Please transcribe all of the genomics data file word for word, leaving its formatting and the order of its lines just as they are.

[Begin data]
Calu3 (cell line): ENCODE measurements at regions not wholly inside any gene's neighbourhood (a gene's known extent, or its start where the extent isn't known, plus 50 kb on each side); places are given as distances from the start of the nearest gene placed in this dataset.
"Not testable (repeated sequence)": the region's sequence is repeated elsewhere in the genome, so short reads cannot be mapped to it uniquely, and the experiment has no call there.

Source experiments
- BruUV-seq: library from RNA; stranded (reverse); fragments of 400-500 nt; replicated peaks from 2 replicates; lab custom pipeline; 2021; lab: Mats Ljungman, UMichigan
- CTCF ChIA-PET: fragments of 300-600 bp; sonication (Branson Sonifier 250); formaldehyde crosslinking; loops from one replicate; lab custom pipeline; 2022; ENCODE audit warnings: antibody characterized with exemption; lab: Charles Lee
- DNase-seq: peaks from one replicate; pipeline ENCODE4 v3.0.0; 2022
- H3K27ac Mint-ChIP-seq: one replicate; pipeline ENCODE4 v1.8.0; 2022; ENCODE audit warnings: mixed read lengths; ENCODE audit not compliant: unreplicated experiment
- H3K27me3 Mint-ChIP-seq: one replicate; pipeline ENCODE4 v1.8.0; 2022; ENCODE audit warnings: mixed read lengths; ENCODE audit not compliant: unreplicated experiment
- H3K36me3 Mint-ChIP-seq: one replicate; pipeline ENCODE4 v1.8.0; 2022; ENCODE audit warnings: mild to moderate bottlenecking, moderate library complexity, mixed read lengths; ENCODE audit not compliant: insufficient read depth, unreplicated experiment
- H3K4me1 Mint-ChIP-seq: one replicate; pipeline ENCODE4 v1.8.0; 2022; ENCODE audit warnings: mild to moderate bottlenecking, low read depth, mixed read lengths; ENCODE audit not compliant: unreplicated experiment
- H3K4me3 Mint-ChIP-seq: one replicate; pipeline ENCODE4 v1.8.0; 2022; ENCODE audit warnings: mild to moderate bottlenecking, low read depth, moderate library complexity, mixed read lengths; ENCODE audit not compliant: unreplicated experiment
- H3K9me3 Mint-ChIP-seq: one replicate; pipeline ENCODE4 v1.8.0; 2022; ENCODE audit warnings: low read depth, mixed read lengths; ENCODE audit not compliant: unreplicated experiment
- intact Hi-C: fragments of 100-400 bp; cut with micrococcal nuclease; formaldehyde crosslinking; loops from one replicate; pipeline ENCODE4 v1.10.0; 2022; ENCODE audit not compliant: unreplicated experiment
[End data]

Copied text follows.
Calu3 (cell line): ENCODE measurements at regions not wholly inside any gene's neighbourhood (a gene's known extent, or its start where the extent isn't known, plus 50 kb on each side); places are given as distances from the start of the nearest gene placed in this dataset.
"Not testable (repeated sequence)": the region's sequence is repeated elsewhere in the genome, so short reads cannot be mapped to it uniquely, and the experiment has no call there.

Source experiments
- BruUV-seq: library from RNA; stranded (reverse); fragments of 400-500 nt; replicated peaks from 2 replicates; lab custom pipeline; 2021; lab: Mats Ljungman, UMichigan
- CTCF ChIA-PET: fragments of 300-600 bp; sonication (Branson Sonifier 250); formaldehyde crosslinking; loops from one replicate; lab custom pipeline; 2022; ENCODE audit warnings: antibody characterized with exemption; lab: Charles Lee
- DNase-seq: peaks from one replicate; pipeline ENCODE4 v3.0.0; 2022
- H3K27ac Mint-ChIP-seq: one replicate; pipeline ENCODE4 v1.8.0; 2022; ENCODE audit warnings: mixed read lengths; ENCODE audit not compliant: unreplicated experiment
- H3K27me3 Mint-ChIP-seq: one replicate; pipeline ENCODE4 v1.8.0; 2022; ENCODE audit warnings: mixed read lengths; ENCODE audit not compliant: unreplicated experiment
- H3K36me3 Mint-ChIP-seq: one replicate; pipeline ENCODE4 v1.8.0; 2022; ENCODE audit warnings: mild to moderate bottlenecking, moderate library complexity, mixed read lengths; ENCODE audit not compliant: insufficient read depth, unreplicated experiment
- H3K4me1 Mint-ChIP-seq: one replicate; pipeline ENCODE4 v1.8.0; 2022; ENCODE audit warnings: mild to moderate bottlenecking, low read depth, mixed read lengths; ENCODE audit not compliant: unreplicated experiment
- H3K4me3 Mint-ChIP-seq: one replicate; pipeline ENCODE4 v1.8.0; 2022; ENCODE audit warnings: mild to moderate bottlenecking, low read depth, moderate library complexity, mixed read lengths; ENCODE audit not compliant: unreplicated experiment
- H3K9me3 Mint-ChIP-seq: one replicate; pipeline ENCODE4 v1.8.0; 2022; ENCODE audit warnings: low read depth, mixed read lengths; ENCODE audit not compliant: unreplicated experiment
- intact Hi-C: fragments of 100-400 bp; cut with micrococcal nuclease; formaldehyde crosslinking; loops from one replicate; pipeline ENCODE4 v1.10.0; 2022; ENCODE audit not compliant: unreplicated experiment